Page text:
‘Where I Feel Like I Belong:’ New Degree Draws Ocean-Minded Aggies

Undergraduate students aboard the RV Trident in Galveston Bay on Nov. 4, from left to right: Kelsey Gibbons, oceanography major; Cassie Oswood, OCNG 491 student; Ana Ramos, oceanography major; Samantha Longridge, oceanography major; Victoria Scriven, oceanography major; James Chapman, oceanography major; Cody Padlo, OCNG 491 student; Brian Buckingham, TAMU-GERG student worker.

Undergraduate students aboard the RV Trident in Galveston Bay on Nov. 4, from left to right: Kelsey Gibbons, oceanography major; Cassie Oswood, OCNG 491 student; Ana Ramos, oceanography major; Samantha Longridge, oceanography major; Victoria Scriven, oceanography major; James Chapman, oceanography major; Cody Padlo, OCNG 491 student; Brian Buckingham, TAMU-GERG student worker.

By Taylor Fuechec, Texas A&M University College of Geosciences

Spending days at sea on research ships in the Gulf of Mexico may not be how typical Aggie undergraduate students spend their time in between classes, but for junior Victoria Scriven, it’s nothing out of the ordinary. That’s because Scriven is one of the first students in the oceanography undergraduate degree program at Texas A&M University.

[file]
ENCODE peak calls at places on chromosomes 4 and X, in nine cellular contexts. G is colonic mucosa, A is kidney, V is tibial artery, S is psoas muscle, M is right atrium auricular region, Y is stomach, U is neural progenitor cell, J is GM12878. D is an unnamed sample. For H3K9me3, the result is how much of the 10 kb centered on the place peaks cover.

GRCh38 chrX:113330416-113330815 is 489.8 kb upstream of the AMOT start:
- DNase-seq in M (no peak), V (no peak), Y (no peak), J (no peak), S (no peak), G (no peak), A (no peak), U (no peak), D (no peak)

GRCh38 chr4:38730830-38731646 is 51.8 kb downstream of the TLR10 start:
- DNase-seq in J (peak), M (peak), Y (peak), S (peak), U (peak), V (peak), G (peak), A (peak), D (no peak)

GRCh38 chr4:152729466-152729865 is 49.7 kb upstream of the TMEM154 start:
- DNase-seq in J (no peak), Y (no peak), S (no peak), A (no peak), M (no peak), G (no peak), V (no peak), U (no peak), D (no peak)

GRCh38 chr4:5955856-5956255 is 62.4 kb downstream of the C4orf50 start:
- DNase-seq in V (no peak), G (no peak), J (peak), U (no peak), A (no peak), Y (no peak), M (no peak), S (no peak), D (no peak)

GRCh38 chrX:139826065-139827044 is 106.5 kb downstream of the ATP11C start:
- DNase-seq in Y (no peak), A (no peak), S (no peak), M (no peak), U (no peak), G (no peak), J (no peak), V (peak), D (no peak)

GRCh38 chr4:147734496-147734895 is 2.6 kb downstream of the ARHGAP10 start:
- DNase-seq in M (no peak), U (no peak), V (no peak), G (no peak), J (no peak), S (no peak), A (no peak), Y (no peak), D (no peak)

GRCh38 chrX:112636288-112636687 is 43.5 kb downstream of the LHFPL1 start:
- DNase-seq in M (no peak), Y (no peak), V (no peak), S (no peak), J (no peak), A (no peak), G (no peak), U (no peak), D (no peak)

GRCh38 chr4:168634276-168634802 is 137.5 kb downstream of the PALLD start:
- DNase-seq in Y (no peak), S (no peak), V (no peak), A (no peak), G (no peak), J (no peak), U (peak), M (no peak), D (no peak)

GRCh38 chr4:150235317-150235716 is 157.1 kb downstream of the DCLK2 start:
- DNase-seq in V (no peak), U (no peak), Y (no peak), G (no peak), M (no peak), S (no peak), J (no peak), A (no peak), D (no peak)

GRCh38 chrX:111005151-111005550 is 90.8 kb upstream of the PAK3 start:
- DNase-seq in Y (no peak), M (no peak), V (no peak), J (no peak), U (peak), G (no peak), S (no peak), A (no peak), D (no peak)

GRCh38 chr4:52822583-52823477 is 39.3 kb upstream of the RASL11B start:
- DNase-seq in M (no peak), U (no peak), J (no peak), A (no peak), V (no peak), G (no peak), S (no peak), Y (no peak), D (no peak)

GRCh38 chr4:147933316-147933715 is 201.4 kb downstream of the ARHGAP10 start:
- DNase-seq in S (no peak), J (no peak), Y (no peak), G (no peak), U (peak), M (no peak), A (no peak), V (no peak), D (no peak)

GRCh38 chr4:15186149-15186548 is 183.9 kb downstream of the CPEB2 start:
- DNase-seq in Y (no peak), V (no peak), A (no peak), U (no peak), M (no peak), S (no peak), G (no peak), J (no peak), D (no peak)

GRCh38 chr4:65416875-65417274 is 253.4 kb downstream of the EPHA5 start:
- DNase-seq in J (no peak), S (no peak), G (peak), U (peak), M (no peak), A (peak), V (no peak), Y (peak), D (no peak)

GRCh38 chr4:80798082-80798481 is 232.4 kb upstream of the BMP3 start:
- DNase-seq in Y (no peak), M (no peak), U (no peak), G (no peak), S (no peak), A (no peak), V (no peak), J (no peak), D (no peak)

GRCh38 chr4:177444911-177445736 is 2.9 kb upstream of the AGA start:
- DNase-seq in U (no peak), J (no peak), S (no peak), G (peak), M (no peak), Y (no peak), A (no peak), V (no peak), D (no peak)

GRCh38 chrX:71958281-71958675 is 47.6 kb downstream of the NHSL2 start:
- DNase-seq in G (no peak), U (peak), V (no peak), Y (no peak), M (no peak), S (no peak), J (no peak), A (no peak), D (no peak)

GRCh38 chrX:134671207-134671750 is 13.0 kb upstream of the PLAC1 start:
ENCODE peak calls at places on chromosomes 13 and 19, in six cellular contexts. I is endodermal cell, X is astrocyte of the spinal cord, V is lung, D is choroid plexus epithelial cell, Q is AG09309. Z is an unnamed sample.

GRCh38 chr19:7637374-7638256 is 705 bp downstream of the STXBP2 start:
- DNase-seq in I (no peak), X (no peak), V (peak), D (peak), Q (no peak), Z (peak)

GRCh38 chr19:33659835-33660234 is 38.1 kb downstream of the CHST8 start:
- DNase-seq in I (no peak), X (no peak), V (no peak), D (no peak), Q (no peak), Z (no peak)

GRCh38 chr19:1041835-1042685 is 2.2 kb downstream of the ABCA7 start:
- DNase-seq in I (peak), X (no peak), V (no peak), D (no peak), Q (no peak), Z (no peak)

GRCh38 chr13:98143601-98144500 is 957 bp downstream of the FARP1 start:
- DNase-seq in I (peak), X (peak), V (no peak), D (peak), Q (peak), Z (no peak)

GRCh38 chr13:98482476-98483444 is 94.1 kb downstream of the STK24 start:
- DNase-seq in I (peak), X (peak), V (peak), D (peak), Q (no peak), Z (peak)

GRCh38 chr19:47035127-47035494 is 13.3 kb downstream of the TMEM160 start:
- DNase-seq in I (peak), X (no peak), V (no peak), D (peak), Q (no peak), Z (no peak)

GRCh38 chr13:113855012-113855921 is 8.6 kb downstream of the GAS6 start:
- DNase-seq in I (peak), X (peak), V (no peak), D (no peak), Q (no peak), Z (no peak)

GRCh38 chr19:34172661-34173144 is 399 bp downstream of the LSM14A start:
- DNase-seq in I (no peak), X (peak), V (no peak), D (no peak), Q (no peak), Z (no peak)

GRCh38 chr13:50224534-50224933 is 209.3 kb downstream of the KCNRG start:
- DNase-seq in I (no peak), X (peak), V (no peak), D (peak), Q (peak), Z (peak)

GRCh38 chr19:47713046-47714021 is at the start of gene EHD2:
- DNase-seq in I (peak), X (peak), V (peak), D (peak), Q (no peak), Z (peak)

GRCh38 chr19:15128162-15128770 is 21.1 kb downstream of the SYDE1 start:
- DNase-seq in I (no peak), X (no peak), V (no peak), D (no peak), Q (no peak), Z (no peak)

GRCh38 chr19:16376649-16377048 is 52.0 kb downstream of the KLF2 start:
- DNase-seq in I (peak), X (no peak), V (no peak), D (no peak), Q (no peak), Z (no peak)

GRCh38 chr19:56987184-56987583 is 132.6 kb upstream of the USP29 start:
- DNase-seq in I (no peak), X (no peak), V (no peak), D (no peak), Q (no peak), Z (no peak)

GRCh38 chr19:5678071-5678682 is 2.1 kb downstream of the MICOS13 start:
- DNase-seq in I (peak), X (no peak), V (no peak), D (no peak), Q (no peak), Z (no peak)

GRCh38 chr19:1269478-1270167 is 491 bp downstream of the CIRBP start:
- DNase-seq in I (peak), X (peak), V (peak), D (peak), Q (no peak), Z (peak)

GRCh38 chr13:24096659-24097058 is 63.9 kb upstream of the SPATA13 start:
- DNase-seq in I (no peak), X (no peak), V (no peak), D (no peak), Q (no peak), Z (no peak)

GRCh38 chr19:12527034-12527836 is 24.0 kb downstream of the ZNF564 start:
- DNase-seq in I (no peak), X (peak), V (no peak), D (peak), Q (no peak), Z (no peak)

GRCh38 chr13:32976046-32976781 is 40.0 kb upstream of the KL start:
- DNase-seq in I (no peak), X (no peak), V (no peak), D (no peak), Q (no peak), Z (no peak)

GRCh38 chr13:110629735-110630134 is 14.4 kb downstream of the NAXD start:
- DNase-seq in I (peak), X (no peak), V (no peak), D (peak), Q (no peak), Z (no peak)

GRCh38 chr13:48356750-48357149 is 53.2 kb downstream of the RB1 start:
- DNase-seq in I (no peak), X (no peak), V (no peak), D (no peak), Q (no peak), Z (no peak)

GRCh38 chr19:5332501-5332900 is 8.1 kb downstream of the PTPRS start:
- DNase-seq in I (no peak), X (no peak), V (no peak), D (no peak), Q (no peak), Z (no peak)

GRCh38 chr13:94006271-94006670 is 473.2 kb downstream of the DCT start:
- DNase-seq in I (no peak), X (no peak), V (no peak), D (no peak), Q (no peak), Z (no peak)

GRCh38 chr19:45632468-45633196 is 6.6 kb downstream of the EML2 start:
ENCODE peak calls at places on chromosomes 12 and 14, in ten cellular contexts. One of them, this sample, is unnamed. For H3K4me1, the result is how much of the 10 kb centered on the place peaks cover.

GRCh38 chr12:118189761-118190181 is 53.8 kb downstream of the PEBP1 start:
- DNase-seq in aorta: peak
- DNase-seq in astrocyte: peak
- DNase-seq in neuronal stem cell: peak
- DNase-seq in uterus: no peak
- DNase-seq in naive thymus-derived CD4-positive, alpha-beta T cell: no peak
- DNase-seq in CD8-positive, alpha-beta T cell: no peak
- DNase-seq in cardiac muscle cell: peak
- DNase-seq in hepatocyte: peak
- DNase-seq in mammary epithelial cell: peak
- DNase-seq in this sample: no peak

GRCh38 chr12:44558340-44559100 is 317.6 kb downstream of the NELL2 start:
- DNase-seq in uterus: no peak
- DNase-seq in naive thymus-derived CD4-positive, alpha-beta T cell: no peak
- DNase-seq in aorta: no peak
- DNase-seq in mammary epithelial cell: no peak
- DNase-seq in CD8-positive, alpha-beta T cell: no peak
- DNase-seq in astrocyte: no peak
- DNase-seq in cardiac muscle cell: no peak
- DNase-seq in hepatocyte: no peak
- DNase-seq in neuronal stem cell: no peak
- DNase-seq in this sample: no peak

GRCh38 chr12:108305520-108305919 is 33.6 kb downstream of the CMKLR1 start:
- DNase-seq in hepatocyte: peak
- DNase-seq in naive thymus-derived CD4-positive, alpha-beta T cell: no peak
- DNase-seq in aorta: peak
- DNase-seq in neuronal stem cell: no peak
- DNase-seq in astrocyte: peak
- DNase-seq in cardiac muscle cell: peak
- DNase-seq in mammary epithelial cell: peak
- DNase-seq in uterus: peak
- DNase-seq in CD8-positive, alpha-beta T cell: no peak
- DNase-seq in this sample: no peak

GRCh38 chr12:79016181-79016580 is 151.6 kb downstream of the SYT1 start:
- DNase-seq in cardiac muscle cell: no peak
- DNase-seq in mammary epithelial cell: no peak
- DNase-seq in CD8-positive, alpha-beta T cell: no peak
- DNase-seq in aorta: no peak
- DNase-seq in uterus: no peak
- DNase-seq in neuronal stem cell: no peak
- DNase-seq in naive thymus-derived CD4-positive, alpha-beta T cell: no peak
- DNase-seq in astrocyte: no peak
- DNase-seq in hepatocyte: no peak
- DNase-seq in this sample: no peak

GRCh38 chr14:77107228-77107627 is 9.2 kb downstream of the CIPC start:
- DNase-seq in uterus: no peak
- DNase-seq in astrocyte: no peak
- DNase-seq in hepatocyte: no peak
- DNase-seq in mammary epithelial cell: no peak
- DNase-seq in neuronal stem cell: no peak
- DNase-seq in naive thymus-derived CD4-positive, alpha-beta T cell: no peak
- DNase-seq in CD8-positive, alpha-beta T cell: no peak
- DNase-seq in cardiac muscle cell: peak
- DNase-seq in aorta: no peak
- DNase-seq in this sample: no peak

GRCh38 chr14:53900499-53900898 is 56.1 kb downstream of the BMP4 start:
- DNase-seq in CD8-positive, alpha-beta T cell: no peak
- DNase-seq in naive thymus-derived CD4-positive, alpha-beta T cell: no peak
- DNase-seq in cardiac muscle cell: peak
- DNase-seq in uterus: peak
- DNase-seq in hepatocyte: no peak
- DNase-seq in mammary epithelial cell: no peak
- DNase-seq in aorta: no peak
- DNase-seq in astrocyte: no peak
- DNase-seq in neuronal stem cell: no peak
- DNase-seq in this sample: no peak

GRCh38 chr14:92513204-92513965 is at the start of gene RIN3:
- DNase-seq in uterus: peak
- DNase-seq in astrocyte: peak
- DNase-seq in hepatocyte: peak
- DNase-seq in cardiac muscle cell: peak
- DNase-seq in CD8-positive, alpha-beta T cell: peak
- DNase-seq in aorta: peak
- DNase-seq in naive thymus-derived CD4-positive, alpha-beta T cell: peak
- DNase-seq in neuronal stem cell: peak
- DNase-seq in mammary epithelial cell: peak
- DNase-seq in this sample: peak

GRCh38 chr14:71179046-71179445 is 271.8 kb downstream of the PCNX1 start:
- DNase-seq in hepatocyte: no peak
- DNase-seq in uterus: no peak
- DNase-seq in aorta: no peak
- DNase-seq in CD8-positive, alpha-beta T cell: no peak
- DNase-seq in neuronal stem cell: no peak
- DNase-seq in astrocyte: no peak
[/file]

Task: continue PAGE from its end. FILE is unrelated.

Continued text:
Fall 2017 was the inaugural semester of the Texas A&M Department of Oceanography’s undergraduate program, and the pioneering students have gotten to take advantage of unique hands-on research opportunities and faculty mentoring.

“Being able to know my professors by their first name, being able to sit on a boat with them and talk to them about my future, and where they think I should go has been very beneficial to me,” Scriven said. “The community lets me get to know the people that will help me in my future.”

The degree program provides hands-on experience that will be valuable to each students’ futures.

“I’ve been on two boats this semester, both in response to Hurricane Harvey,” said Scriven. “I also got to do research with IODP (the International Ocean Discovery Program), which is the more geological side of oceanography, after my freshmen year, and then I went to Peru this summer. Being on the boats this semester opened my eyes to the fact that I want to be in operational oceanography.”

For high school students considering majoring in oceanography, Scriven said “just go for it.”

Get more information on the oceanography degree program.

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Media contact: Leslie Lee, Communications Coordinator, College of Geosciences, (979) 845-0910, leslielee@tamu.edu.


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